Not all states have laws that allow for public health-specific emergencies, though. “For those states, the route is an emergency or disaster declaration,” Hodge says. In those cases, the general emergency declaration policies include health emergencies, he says.
Right now, only two states have declared emergencies, but that’s likely to change as the outbreak of the novel coronavirus in the US continues to unfold. Until this week, only a very limited number of people in the US were being tested for COVID-19. Testing is set to expand as more states receive permission to run their own tests. With more testing, doctors are likely to find more cases — genetic evidence suggests the virus has probably been spreading undetected for the past few weeks in Washington state, for example.
States might analyze the risks and benefits of declaring a disaster in different ways. Some might take more time to watch and wait because emergency declarations can hurt economies, Hodge says. “[Florida Gov. Ron] DeSantis knows this is going to hurt business badly. In the same vein, if you have unknown cases running around, you have to take that seriously.”
Meanwhile, at the federal level, the Federal Emergency Management Agency (FEMA) is readying for the possibility that President Trump would make an emergency declaration, reported NBC News. That would come in addition to the public health emergency declaration at HHS, and it would bring in the agency for additional disaster support.
FEMA isn’t usually called on for public health emergencies. After Hurricane Katrina, efforts to improve health response during disasters shifted responsibility for pandemic and disease response to HHS, under the Pandemic and All-Hazards Preparedness Act. “HHS would have the lead and keep it, but FEMA might have a role in emergency management, but not in disease prevention,” he says. For example, they might be called on to help build quarantine facilities, if needed.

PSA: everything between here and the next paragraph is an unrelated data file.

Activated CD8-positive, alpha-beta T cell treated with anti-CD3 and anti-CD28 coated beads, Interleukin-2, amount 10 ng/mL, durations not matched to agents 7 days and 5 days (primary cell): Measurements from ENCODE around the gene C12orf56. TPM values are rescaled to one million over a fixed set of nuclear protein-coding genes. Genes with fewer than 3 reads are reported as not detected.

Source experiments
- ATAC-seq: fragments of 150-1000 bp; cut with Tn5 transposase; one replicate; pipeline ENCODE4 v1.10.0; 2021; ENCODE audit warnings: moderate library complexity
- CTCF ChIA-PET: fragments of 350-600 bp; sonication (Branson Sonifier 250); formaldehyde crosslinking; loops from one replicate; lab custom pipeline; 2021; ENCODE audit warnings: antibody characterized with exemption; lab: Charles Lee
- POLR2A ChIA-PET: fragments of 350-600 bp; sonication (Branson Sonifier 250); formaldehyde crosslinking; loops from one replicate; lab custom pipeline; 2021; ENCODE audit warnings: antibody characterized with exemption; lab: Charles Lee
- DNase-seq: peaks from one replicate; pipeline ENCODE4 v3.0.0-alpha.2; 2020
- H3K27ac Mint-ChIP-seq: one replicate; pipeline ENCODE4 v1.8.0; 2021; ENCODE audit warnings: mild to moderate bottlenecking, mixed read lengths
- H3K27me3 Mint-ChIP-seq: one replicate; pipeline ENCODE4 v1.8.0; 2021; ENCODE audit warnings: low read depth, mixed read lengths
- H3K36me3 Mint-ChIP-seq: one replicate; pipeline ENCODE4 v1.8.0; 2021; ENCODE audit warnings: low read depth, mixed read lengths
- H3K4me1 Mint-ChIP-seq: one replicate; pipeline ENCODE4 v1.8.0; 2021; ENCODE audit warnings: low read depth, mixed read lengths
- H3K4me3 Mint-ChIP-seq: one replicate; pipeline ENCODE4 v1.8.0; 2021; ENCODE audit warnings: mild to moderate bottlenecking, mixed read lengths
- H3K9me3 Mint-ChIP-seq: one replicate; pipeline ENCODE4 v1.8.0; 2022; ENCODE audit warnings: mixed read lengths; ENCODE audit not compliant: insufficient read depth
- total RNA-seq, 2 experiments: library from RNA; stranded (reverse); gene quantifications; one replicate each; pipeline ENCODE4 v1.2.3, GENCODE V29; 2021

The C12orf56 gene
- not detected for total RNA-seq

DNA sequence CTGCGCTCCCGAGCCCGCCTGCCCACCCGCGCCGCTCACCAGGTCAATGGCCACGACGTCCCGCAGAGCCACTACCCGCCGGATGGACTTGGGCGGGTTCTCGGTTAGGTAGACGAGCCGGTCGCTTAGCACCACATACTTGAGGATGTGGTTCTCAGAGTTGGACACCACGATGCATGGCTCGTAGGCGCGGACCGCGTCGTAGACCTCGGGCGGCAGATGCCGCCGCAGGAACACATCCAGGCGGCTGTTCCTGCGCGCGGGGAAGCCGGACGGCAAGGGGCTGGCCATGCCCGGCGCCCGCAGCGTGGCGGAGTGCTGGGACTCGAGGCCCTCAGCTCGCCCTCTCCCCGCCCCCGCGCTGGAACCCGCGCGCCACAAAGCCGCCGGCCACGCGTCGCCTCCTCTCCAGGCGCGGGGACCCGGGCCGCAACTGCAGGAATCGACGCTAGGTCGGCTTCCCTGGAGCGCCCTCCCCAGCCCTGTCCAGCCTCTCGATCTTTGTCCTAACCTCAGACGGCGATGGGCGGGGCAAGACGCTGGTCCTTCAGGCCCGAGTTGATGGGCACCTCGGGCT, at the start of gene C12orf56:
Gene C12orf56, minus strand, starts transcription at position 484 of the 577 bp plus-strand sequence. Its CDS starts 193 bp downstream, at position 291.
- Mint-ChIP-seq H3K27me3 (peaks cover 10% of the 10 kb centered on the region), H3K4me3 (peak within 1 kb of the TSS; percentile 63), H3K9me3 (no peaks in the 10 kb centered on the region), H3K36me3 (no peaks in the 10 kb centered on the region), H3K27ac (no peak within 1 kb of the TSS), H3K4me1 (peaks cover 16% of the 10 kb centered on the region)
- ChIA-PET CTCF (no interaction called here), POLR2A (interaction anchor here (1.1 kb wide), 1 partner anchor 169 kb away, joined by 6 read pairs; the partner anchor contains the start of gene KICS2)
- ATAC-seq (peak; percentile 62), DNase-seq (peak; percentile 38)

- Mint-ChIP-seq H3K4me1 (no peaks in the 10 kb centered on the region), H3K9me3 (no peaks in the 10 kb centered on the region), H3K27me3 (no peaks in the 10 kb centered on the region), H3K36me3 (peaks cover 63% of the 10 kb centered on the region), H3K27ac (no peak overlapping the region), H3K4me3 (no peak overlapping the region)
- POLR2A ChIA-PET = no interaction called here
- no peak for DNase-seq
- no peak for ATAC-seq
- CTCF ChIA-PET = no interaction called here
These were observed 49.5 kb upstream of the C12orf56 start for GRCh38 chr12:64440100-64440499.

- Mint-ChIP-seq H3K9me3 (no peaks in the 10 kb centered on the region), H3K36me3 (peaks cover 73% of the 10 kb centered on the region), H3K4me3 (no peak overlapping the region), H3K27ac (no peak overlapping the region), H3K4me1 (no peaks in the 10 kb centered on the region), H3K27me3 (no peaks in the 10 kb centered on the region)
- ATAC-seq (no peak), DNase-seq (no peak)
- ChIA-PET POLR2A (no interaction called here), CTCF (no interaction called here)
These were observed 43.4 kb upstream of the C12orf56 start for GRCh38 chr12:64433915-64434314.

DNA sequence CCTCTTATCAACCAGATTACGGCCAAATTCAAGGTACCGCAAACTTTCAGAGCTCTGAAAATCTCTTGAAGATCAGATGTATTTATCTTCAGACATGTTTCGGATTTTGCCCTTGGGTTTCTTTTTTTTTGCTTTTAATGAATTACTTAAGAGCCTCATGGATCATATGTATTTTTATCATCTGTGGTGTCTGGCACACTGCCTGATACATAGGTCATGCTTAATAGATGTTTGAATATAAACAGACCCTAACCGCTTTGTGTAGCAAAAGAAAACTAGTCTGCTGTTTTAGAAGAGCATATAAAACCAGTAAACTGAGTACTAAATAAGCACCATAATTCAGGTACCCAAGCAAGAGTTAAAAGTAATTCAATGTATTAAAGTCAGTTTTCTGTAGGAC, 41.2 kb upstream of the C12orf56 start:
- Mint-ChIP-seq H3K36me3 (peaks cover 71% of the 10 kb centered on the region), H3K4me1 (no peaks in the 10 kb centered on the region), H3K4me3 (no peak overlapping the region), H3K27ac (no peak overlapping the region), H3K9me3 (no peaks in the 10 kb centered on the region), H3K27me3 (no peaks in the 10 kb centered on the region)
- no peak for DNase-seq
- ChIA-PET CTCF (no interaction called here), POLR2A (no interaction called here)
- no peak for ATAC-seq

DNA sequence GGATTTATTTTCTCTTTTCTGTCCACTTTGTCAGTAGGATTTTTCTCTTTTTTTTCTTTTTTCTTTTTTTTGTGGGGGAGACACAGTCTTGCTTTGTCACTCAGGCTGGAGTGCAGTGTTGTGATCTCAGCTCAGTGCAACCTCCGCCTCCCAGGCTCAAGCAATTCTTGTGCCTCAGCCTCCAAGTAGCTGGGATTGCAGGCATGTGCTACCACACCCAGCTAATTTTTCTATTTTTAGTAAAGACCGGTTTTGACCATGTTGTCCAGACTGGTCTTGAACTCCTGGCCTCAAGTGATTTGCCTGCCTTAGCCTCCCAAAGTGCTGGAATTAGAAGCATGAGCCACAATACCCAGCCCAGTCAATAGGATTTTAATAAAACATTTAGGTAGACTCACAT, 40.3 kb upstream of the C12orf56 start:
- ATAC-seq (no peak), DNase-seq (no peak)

This is the first real public health threat faced by the Trump administration, and Hodge says he’ll be watching closely to see how far the administration will go in their response. Conflicts between states and the federal government over response to the virus have started already and will likely continue, he says. The California city of Costa Mesa already sued to prevent people in federal quarantine at a military base from being relocated within city limits, for example. The federal government eventually scrapped the plan. Officials in San Antonio, Texas, sued the Centers for Disease Control and Prevention over the release of quarantined people as well.
“We’re seeing how far the feds will go, and how the states will react,” Hodge says. “It’s going to result in some testy legal battles.”
Correction March 3, 5:40PM ET: An earlier version of this story included a misspelling of King County. We regret the error.